Do (or is it ‘does’?) spelling, punctuation and grammar (SPaG) destroy creativity? This debate is rarely far from the agenda in a typical primary school staff room. It’s an interesting question, which never sits easy with me, as I tend to recline on the least populated side of the fence. The side which says ‘it shouldn’t – and if it does, we need to do something about it.’
I do, of course, totally understand where this perception comes from. The grammar test at the end of Key Stage 2 is totally ‘Gradgrind’ in its approach – learn the facts and prove that you know them. Drill, drill, drill to learn them; revise, revise, revise to recall them; fill in the correct box and get the mark. Children’s writing is assessed by their teachers, who can only follow the guidance they have been given; guidance that will undoubtedly be changed yet again before it has a chance to become sufficiently embedded. However, I firmly believe it is the slavish following of this guidance that risks the destruction and enjoyment of high quality creative writing; not the learning of grammar itself.
In a recent article by David Crystal, he confirms what competent educationists already know – good grammar is essential when related to meaning; get it wrong and your audience may well misunderstand what you’re trying to say. As the notebook I recently bought my nephew states so succinctly on the front cover:
Grammar is about knowing the difference between your shit and you’re shit.
But where David goes further is by using an example that confirms exactly why good understanding of grammar supports creativity. It should not, and does not, destroy it. Hurrah, someone on my side of the fence! When you take this stance, language comes alive as we teach how to use it to manipulate writing – what a privilege it is to explore this in the creative classroom by encouraging children to analyse the writing of their favourite author, for example.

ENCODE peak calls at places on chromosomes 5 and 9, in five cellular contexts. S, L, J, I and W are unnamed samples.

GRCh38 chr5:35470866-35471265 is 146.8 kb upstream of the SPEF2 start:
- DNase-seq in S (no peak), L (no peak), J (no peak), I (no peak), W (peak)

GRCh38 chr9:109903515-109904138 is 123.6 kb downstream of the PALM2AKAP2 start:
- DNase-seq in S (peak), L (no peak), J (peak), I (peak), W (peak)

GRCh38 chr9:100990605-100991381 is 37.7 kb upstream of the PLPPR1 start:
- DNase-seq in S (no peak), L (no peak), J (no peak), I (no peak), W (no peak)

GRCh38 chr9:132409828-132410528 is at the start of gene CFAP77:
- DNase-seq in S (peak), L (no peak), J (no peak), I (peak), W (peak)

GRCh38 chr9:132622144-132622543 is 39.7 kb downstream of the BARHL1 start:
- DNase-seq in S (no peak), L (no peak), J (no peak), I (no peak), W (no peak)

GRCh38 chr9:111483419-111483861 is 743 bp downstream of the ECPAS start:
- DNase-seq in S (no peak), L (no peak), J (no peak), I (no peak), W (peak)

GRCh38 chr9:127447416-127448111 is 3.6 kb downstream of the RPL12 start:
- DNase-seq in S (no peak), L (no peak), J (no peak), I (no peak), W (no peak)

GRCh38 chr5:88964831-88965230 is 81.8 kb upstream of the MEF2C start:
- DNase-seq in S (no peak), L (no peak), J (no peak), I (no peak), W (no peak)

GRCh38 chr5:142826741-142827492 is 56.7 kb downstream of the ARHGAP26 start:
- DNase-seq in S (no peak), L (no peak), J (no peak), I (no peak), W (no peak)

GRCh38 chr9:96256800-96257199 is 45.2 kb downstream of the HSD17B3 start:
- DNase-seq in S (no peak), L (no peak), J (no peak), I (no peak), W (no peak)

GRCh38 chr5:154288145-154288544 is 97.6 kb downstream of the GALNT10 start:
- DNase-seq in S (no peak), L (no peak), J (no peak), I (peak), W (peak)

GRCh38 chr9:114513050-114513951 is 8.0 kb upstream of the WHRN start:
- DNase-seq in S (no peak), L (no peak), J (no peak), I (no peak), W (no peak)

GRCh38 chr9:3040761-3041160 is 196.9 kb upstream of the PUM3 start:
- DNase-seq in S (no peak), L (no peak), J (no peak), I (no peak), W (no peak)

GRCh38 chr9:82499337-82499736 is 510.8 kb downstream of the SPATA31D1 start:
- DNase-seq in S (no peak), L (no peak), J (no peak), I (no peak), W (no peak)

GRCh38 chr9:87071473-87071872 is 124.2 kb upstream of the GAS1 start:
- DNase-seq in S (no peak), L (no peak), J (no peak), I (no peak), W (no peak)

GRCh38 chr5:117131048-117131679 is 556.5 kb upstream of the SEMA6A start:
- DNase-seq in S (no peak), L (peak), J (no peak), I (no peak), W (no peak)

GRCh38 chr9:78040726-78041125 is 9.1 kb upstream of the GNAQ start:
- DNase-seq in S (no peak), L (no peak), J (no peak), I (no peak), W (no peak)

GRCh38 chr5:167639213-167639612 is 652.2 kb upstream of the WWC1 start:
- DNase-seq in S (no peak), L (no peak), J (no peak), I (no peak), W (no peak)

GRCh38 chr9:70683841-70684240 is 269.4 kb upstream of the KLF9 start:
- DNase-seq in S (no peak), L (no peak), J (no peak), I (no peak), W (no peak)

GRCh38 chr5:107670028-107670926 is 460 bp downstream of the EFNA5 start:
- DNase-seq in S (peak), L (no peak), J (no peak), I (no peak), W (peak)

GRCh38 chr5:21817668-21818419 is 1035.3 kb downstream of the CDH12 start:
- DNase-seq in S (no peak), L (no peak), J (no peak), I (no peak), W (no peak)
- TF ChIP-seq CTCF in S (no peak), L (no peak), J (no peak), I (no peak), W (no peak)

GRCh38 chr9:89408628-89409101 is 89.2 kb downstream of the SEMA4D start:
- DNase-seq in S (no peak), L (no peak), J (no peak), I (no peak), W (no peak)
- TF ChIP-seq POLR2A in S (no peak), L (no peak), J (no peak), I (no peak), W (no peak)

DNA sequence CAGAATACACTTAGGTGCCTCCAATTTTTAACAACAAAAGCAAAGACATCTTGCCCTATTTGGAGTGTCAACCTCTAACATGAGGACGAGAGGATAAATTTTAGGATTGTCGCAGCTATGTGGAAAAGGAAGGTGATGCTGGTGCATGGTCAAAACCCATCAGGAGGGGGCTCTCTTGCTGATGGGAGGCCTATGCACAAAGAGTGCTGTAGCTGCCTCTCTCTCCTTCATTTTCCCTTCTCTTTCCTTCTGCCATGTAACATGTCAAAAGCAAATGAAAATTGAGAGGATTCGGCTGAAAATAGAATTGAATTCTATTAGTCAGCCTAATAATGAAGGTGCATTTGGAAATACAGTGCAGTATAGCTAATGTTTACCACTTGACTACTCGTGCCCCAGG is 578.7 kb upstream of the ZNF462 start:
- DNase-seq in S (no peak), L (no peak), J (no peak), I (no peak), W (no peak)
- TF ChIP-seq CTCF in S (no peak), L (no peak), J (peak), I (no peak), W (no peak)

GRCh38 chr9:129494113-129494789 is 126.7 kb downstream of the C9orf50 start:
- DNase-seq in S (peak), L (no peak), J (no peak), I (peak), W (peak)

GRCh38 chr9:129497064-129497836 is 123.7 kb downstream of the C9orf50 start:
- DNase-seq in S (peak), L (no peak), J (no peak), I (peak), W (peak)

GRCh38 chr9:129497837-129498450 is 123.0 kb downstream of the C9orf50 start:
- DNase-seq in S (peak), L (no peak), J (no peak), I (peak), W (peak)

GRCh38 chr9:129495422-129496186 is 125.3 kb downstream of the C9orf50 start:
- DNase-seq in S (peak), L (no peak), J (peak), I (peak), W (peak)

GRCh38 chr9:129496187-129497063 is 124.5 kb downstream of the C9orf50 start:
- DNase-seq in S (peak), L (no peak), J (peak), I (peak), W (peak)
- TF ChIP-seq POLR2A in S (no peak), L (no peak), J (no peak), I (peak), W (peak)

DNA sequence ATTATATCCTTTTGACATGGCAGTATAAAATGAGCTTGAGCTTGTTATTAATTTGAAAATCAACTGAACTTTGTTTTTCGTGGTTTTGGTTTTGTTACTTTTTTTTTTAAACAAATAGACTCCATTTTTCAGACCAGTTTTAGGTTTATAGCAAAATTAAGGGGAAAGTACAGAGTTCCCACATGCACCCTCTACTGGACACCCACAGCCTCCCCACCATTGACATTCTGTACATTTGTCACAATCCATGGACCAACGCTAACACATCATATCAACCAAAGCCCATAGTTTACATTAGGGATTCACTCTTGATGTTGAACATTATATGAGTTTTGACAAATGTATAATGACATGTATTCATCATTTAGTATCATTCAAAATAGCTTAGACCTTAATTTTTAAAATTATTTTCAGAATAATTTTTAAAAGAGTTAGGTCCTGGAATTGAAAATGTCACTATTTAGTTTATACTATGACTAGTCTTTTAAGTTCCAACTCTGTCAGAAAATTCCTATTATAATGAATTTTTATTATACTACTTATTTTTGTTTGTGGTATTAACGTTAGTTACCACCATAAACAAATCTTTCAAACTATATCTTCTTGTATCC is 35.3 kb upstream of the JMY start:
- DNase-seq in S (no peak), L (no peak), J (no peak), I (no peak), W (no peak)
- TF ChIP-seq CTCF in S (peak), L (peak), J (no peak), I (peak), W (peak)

David retells this story:
Joanne, aged 10, had a great idea for a piece of fiction, but every time she tried to tell it on the page, she said that it looked dull.
“Why isn’t Terry Pratchett dull?” she asked me.
My answer was: “Because of the way he uses grammar.”
She looked at me as if I’d said a rude word. So we explored an example or two.
“Tell me where your character lives,” I asked her.
“In an old ruined house on a hill.”
“So, begin your story.”
And, dutifully, she wrote: “The old, ruined house stood on the hillside.”
“You’ve put the adjectives before the noun,” I said. “See what happens if you put them after the noun.”
I didn’t have to explain what nouns and adjectives were. She’d drawn innumerable circles around them.
And, this time, she wrote: “The house, old, ruined, stood on the hillside.”
“Which is better?” I asked her.
“Ooh, the second one. It’s creepier,” she said.
“That’s right,” I said. “When you put an adjective after a noun like that, it adds some extra atmosphere or drama to the scene.”
“Can we do another one?” She asked.
“Here’s one,” I said. “Which is more atmospheric:
‘He saw the gleam of ten thousand green, red and white eyes.’
‘He saw the gleam of ten thousand eyes, green, red and white.’”
“The second again,” she said. “It’s a lovely sentence.”
“It is,” I said, “but I didn’t write it. You’ll find it in chapter 13 of The Carpet People. By Terry Pratchett.”